Last week, news of a Facebook experiment outraged users and even research and privacy experts. To test “emotional contagion,” about 700,000 Facebook users were unknowingly shown a filtered version of their news feeds—scrubbed of either positive or negative content. The result told us something we’ve already suspected: people shown positive updates are more likely to post happy things themselves, and vice versa.

But it wasn’t the experiment’s decidedly un-revolutionary result that has people guffawing. Bloggers are calling the experiment “unethical,” saying  that “Facebook intentionally made thousands upon thousands of people sad.”

sad puppyTechnically, and uh, legally, I do think Facebook was in violation, as they had no “informed consent” to conduct these experiments. Apparently they even tried to retroactively cover their behinds by sneaking that little technicality into their terms 4 months AFTER the experiment was conducted, which further points to their culpability, and their knowledge thereof.

But we’re in a bit of a gray area, ethically. Facebook didn’t create happy or depressing content to show users; they simply filtered the content from those users’ friends. Our news feeds are already filtered; most of us have enough friends or follow enough pages to where we cannot see ALL content, so Facebook’s algorithm chooses what we see based on our previous interactions. In the case of this experiment, they just tweaked that algorithm.

And in case you weren’t aware, this isn’t the first instance of emotional manipulation on the part of a large company—that’s kind of the definition of advertising. Brands try to make you feel all warm and fuzzy inside so that you associate that feeling with whatever their slingin’. Or, they go for negative reinforcement: what about those ASPCA montages of super-sad looking puppies and kittens? (Yes, I know ultimately it’s for the good of the puppies, so maybe it’s not so terrible.) Or other products that make you feel uncool if you don’t have them—why aren’t we up in arms about that?

Yes, the experiment was dishonest and a bit creepy. But is it really a big deal that some people were a little more bummed out than usual? I don’t think people realize that Facebook isn’t a free-for-all, public forum—for example, when you post something on Facebook, they have all rights to use that content. You’re choosing to use their website and abide by their terms, even if you’re not aware of them all. It’s naive to think that your activity on the internet isn’t being tracked or studied, because it definitely is. Armed with the awareness of that fact, plus awareness of your own emotions, might just make you a little less susceptible to digital manipulation.

 

Sweet (or Savory) Tat, Bro

I’m pretty anti-tattoo. I won’t judge you if you have one, but I don’t need to advertise that I’m a free spirit by permanently etching a butterfly above my butt crack, or an esoteric Chinese symbol that may or may not translate to “obscure assailant” on my bicep.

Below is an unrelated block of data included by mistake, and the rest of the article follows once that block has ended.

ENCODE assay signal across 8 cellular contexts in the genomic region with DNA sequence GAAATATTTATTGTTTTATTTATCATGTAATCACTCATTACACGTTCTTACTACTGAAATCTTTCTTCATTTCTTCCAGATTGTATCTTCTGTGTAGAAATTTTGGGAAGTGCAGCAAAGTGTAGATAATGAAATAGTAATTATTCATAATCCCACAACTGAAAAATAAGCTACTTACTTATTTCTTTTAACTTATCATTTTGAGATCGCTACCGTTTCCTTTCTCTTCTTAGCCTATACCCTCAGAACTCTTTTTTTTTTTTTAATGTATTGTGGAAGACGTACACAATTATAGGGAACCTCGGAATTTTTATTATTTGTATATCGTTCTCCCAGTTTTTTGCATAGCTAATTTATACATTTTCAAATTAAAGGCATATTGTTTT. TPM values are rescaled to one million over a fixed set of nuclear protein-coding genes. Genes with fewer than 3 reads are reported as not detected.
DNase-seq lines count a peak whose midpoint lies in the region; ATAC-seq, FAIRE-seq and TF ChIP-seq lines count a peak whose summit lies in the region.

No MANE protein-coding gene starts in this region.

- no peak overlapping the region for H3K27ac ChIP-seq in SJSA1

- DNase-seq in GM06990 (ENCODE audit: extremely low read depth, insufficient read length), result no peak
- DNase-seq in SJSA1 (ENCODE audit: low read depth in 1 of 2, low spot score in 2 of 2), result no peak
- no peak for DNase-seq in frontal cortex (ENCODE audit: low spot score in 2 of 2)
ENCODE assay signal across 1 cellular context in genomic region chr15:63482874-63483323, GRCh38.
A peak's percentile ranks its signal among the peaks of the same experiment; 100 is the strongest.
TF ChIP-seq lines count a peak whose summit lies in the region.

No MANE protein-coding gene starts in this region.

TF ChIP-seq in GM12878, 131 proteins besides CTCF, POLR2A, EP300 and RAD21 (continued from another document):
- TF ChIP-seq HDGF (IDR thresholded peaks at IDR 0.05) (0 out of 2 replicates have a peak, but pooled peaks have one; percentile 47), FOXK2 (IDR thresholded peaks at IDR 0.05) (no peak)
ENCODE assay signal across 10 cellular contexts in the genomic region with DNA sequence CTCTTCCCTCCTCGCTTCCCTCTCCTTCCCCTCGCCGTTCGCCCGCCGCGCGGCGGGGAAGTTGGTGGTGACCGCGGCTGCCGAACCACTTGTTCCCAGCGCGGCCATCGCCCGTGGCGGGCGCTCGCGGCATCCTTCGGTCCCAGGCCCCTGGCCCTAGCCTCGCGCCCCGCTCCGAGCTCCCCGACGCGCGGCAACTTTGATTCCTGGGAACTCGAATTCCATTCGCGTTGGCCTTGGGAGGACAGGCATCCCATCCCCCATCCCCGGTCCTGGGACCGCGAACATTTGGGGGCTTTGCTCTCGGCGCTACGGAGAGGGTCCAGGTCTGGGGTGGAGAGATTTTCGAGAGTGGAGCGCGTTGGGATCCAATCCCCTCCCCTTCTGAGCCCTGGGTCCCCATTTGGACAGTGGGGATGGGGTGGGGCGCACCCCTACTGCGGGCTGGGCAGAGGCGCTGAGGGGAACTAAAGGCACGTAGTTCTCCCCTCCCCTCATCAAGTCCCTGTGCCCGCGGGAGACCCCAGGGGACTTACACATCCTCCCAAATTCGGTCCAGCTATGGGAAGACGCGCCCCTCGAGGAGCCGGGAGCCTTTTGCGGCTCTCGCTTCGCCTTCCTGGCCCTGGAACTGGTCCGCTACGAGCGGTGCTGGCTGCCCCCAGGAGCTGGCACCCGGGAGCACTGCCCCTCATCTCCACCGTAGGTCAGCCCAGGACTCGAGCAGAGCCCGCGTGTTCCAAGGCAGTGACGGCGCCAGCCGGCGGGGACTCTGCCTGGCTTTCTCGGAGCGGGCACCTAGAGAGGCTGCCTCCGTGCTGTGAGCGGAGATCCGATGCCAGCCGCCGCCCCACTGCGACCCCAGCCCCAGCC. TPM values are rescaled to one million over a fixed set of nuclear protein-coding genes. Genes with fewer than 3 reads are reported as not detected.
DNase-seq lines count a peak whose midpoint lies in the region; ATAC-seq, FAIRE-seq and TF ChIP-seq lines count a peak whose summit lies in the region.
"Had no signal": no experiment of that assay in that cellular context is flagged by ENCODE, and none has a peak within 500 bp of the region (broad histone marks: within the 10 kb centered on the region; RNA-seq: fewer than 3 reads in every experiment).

tattooBut I LOVE the idea of recipes as tattoos—the kind that wash off, anyway. I Tradizionali created a series of just that: temporary tattoos of Italian recipes that can be applied to your forearm for easy reference.

Practical? Not exactly—there’s this thing called The Internet that can provide thousands of recipes for free. But hey, are real tattoos practical? At least these won’t severely limit your job prospects or cost thousands of dollars to laser off.

I think it’s a fun way to show off your foodie pride, and it would be a great conversation starter. I even think permanently tattooing an old family recipe as a commemoration would be a cool idea—it beats the hell out of those creepy tattoo portraits. Hmm…how much real estate do you think I’d need for a Whoopie Pie recipe?

Thanks For My New Butt, YouTube!

I’m starting to think YouTube is better than actual TV. What’s on? OH, EVERYTHING. For example, I love Food Wishes for super simple, no-frills, easy to follow recipes. For silly, brain-break stuff, I love Smoothie Freak, Pleated Jeans, and even Jenna Marbles–despite the fact that I am about 10 years older than her average audience member.

But my faaavorite thing about YouTube lately is the exercise videos. I’m getting married in a few short weeks (eek!), so I guess you could say I’m a little image-obsessed. Okay, more than a little. But now that I’ve upped my workouts to every day, the same pilates/yoga/piloga routines get tiresome. Once you’ve memorized not only the moves but the instructor’s inane commentary and voice inflection, it’s time to mix it up. My favorite butt-whoopin, tummy tuckin’ channels are:

ToneItUp

A great ab routine from Tone It Up

Tone It Up: If you’re like me and have a crippling addiction to bad reality TV, you might recognize trainers Karena and Katrina from their show on Bravo, “Toned Up.” Their YouTube channel features short workout videos (ranging from 5-30 minutes) that are much more useful and practical than the reality show, which was pretty much a compilation of them giggling and occasionally looking confused. Their cues and instructions are easy to follow and decidedly un-annoying; there’s not too much fluff and commentary around the workouts. And they group their videos by playlists: total body, arms, thighs, etc., so finding exactly the kind of routine you want is super easy. Plus, they serve as motivation themselves–if I can end up looking anything like them, sign me up!

Blogilates: (Don’t you love a good fitness neologism?) Similar in format to Tone It Up, fitness instructor Cassey Ho delivers short, targeted routines than can be done in your living room with little to no equipment. Though this one might require a slightly higher tolerance for cheerleader pep and megawatt smiles, especially as you’re sweating and grimacing through a tough ab routine. She caters her videos to common trouble areas that most women like to focus on, and mixes it up so you’re never doing the same exercise twice.

BeFit: This seems too good to be true–DVDs from Jillian Michaels, Denise Austin, and others, in full, on YouTube, for free? They have everything from yoga to dance to cardio to “bootcamp.” You probably won’t find new releases on here, but your glutes don’t know what year it is, right?